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Pea puffer tank mates


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Small snails will be food for them I breed pest snails for their main diet. I had them(3) in a 20G tall with cherry shrimp for months and they never bothered them. It was a heavily planted tank. This is them feeding on snails.4961B41F-98EE-4C7B-ADA8-AF12DA213D1F.jpeg.6b4295815417649b9176b8b70fdb7579.jpeg

My research says cherry shrimp are good tank mates as well.

Then now live in a 125G community tank with over 200 shrimp and many other spices and so far no problems. I have a journal page that has a detailed description of it if your interested. In my signature click the link for My Aquatic Vivariums.

On 10/17/2021 at 1:00 PM, DannyBWell said:

Has anyone been successful in keeping pea puffers In a community setting. I impulse bought a pea puffer and the only tank I have open when it's done quarantining is the tank I had planned on being a shrimp tank would they be ok together?

Tank size and plants, hides all that might make a difference if they will get after them

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I think there’s a huge difference in their behavior depending on how many are in the group, what size tank, and what your other inhabitants are.  They have definitely been known to make a snack out of shrimp and they adore eating snails.  They will pick at large snails enough to prevent them from eating and you will notice tiny divots out of the margin of the snails foot (ask me how I know).

They tend to behave much worse in a small group and seem to do best in a good sized group.  I’m beginning to think they should be community fish but only in a large tank.  I’m hearing the best success stories for about 40 gallons or bigger, but no flowing fins like bettas or guppies, etc.

My 8 adults are not all happy in a 20 gallon long (30” x 12” x 12”, about 79 ltr, and 80 cm x 30 cm x 30 cm).  A couple of them hide too much and are a bit off color.  They will be moving to a 29 gallon (same foot print but taller, about 110 ltr) as soon as it’s ready - likely another week or so.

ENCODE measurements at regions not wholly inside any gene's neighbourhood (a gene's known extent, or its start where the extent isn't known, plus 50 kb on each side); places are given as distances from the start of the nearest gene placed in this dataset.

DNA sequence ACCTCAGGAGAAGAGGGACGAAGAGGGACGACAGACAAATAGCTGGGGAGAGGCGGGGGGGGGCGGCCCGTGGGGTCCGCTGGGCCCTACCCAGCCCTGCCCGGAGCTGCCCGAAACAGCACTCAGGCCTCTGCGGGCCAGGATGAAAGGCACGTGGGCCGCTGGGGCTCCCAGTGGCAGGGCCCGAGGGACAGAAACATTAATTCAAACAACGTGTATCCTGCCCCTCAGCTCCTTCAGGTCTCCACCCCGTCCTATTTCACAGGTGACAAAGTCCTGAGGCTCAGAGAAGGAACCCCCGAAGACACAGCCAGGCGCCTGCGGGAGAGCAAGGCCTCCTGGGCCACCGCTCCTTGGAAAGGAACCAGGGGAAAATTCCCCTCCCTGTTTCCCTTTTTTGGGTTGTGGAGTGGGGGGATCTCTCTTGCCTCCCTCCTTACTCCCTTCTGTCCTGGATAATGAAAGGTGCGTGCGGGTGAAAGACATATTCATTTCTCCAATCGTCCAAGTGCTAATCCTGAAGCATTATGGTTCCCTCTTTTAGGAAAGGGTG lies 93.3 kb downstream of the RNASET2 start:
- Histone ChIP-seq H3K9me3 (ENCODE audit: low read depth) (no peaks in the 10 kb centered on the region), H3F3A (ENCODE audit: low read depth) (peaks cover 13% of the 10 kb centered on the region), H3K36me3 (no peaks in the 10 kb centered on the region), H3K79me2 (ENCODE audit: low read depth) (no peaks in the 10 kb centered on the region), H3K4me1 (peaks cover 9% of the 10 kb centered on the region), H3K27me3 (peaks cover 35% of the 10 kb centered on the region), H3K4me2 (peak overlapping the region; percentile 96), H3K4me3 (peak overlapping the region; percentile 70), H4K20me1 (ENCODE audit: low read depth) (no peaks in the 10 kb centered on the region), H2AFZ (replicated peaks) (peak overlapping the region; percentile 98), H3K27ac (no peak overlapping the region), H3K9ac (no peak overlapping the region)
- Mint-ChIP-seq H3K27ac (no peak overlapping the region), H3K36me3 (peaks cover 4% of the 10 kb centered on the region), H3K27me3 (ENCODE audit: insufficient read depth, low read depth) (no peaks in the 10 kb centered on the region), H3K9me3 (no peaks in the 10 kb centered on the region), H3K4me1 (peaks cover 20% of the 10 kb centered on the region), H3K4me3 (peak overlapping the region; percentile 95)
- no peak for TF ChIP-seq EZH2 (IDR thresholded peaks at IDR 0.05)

I tried some ember tetras as dither fish with poor consequences for the tetras.  I also have less otos and less Amano shrimp in the tank than I started with.

A single pea puffer is not likely to be a good choice for cohabiting with dwarf shrimp, IMO. In my experience, they tend to be cranky and take out their aggression on tank mates.  They really are tiny predators and their nickname of murder beans is appropriate.

Check my signature link for the saga of “Bad Pea Daddy”.

Edited by Odd Duck
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On 10/17/2021 at 10:22 PM, DannyBWell said:

@Odd Duck I got ember tetras with the puffer good thing I didn't quarantine them together!

Might have done fine in QT.  The embers were in there for a couple months before one disappeared, then another, then 2 more before I could catch them out.  It was only a span of 3 days from when the second one disappeared that I went from 10 (often only able to count 9), then suddenly 8, then 6.

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On 10/20/2021 at 8:33 AM, David Olszewski said:

I recently acquired some pea puffers myself and I've been wondering what sort of clean-up crew might do well (survive) with them?

I'm a fan of the orange mexican crayfish and have been considering adding one just for flavor and because I don't see how the puffers could cause it any harm.

You might actually be onto something there.  They would be big enough to fend off puffers.

The big risk is that pea puffers tuck themselves into plants and sleep at night and I’d worry because the crayfish hunt at night, don’t they?  I’ve never kept crayfish but that’s what I’ve read.  And I know the puffers would be very vulnerable at night.

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On 10/20/2021 at 9:33 AM, David Olszewski said:

I recently acquired some pea puffers myself and I've been wondering what sort of clean-up crew might do well (survive) with them?

I'm a fan of the orange mexican crayfish and have been considering adding one just for flavor and because I don't see how the puffers could cause it any harm.